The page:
Updated: Aug 27
Chances are you have heard of EMDR. Perhaps you've run across it on the internet, in an article, spoken about by a friend/family member, or maybe you have experienced EMDR personally. You may not know exactly what it is, or what it even stands for but most people who have heard about it, know it's "some kind of therapy".
EMDR (discovered back in 1989 by Dr. Francine Shapiro) has had a recent rise to fame and world-wide publicity as a treatment for trauma and PTSD. Heavily advertised and coveted by the psychologist community, EMDR learning requires that you have a degree in social work, psychology, or psychiatry. Now, you would think that with this highly selective process in teaching this technique and broad spread publicity, the success results would be through the roof. Mental health would be on the decline and trauma related suicides would be down. Not so much. In fact it is quite the opposite. Why is that?
Let's see if we can find out!
Eye Movement Desensitization and Reprocessing (EMDR)
An EMDR session is typically 60 - 90 minutes. The therapist moves their fingers back and forth in front of your face while you follow them with your eyes. While this is happening, the therapist will have you recall a traumatic event. Eventually, the therapist will move your awareness to more pleasant thoughts and events. There are variations of course however this is the basic idea behind a session.
The theory is that your eyes move in specific directions when accessing different modalities. In manipulating which way you look when accessing these modalities you can "desensitize and reprocess" the information. EMDR in some respects borrows basic principles used in circle therapy and prolonged exposure therapy, currently hailed as the gold standard in behavioral psycho-therapeutic treatment of PTSD.
I personally have and do use this model from time to time. I've never been trained in EMDR and I don't have one of those "required degrees". So how is that even possible, you ask? Because about 20 years before EMDR was even a concept, there was NLP.
Neuro-Linguistic Programming (NLP)
Created back in the 1970's NLP was founded on the practices and techniques of Milton Erickson, American psychiatrist and psychologist specializing in medical hypnosis and family therapy. Erickson’s view of the unconscious mind was distinctly different from that of Freud, mainly in that it lacked the hostile and aggressive aspects so characteristic of Freud’s system. Erickson’s perspective is that hypnosis provided a tool with which to communicate with the unconscious mind. That concept in and of itself modernized therapy for many bringing it into a new era.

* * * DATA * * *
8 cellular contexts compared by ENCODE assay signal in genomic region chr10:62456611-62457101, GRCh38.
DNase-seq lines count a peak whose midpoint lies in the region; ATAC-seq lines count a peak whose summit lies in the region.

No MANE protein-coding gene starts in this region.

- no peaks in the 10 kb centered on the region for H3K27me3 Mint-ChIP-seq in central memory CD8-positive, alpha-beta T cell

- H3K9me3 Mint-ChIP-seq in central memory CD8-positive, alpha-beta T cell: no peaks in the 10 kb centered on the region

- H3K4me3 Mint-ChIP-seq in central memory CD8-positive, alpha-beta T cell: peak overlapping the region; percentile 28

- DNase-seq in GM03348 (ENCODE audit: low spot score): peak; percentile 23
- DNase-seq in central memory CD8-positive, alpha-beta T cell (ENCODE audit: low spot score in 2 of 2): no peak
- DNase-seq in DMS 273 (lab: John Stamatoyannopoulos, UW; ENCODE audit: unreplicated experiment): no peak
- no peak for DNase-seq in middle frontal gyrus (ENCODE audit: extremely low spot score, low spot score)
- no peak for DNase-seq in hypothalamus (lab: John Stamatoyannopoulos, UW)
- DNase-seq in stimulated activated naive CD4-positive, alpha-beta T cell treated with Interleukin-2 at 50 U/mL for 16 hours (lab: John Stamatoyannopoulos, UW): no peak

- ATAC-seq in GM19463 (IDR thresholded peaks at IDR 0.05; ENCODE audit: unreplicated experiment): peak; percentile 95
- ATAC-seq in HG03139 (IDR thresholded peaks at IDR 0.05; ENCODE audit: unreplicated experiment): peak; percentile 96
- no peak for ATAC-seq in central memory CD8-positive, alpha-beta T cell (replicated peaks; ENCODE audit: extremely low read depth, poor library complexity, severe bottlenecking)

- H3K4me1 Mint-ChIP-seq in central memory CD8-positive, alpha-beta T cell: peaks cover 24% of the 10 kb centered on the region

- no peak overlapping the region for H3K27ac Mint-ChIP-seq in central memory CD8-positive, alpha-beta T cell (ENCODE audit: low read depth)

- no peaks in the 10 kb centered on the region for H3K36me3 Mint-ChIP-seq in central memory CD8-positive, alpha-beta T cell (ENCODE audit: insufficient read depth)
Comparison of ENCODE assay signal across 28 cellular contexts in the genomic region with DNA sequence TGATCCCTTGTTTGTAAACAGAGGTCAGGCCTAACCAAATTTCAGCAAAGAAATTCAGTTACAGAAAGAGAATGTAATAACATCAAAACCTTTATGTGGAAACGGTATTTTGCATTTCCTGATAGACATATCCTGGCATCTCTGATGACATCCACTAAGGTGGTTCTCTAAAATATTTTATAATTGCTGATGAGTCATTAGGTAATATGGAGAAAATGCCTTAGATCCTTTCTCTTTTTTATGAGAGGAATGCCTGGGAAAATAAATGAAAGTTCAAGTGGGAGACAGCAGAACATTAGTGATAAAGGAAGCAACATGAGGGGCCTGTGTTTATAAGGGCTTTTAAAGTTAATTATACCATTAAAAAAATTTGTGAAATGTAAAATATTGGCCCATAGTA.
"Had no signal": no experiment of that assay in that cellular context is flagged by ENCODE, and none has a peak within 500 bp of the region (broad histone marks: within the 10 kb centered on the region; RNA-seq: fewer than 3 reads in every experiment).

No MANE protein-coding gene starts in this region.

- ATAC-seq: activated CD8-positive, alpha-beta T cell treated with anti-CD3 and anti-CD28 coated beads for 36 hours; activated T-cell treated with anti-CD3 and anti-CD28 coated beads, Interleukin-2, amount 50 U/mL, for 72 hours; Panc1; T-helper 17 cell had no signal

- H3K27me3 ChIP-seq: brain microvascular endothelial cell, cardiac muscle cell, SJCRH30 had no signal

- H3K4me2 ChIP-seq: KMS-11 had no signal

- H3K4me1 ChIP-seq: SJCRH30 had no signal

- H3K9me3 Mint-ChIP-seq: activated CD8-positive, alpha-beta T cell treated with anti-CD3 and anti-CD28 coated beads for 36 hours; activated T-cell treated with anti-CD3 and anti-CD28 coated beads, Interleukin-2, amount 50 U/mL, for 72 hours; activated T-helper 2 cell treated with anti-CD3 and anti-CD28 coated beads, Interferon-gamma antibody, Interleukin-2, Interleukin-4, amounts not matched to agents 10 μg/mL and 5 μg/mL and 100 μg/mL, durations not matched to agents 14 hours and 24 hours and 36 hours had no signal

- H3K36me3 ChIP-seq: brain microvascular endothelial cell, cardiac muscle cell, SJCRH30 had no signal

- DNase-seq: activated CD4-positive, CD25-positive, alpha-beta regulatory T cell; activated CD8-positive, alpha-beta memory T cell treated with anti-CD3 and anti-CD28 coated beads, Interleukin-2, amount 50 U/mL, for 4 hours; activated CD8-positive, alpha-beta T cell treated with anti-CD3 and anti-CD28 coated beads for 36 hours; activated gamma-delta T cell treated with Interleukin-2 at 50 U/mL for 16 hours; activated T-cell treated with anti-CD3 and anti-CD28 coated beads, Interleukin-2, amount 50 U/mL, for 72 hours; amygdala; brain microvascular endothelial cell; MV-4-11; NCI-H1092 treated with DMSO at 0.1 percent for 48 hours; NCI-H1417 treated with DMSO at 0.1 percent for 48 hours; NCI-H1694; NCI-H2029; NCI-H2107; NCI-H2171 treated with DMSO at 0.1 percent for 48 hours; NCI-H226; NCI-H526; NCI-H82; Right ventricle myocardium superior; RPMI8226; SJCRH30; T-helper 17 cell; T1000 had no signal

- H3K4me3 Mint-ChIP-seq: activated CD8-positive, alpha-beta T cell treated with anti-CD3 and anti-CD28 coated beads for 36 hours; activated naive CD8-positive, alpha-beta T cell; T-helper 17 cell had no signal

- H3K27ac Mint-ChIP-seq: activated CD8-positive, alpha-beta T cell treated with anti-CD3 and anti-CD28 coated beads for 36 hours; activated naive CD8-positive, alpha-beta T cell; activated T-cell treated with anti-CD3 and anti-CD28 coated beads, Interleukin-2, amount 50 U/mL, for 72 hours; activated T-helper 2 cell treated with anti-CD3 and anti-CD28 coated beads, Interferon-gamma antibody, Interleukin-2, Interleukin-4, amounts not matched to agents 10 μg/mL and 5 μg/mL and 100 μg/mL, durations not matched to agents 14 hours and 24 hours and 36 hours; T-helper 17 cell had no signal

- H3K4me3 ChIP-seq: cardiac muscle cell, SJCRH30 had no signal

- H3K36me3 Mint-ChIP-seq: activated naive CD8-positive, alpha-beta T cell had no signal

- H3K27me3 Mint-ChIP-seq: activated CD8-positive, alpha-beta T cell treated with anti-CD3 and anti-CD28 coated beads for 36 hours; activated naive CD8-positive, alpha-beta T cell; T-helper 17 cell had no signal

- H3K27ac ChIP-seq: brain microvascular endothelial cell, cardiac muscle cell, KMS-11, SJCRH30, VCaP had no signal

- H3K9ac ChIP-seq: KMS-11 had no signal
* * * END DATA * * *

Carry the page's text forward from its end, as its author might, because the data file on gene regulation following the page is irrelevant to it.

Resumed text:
While Erickson is crowned as being the father of modern hypnosis it is Richard Bandler and John Grinder that are the fathers of NLP. It is here within NLP that we find the below model.
This model is literally a blueprint to how the eyes move in the head when accessing specific information. Looks and sounds a lot like EMDR, doesn't it? So is there a difference?
EMDR vs NLP+Hypnotherapy
The Scientific Stuff
(this can be a bit dry so feel free to skip to "Sessions and Costs" if you like)
While NLP does have a process called EMI (Eye Movement Integration) there is a difference. The NLP eye movement chart has been primarily used as a diagnostic tool to determine someone's experience rather than how it can be used to assist that person. Meaning that eye movement has generally been used within NLP for information gathering more so than the change process.
So while eye movements have been indelibly linked with NLP, when it comes to using eye movements associated with a therapeutic process EMDR has the leg up.
EMI works with the assumption that “all the relevant multi-sensory dimensions” are required for full integration of the traumatic experience. Therefore the aim of the eye movements is to create “new linkages between different types of sensory, affective, or cognitive information.” So the process does not remove the memory of what happened but it does remove the emotional charge that creates the symptoms.
EMDR suggests that by inducing the recall of distressing events and diverting attention from their emotional consequences through rapid eye movements this will dampen the power of emotionally charged memories of past traumatic events.
Now if those descriptions both sounded very similar to you, it's because they are.
Despite being very similar the most noticeable difference is the speed in which EMI and EMDR are performed at. EMDR favors rapid lateral movements while EMI utilizes much slower movements to connect all the eye positions. I feel the EMI model here leaves more room to adjust to how slow or how fast the client requires these connections to be made. This would create longer lasting and more solidified connections.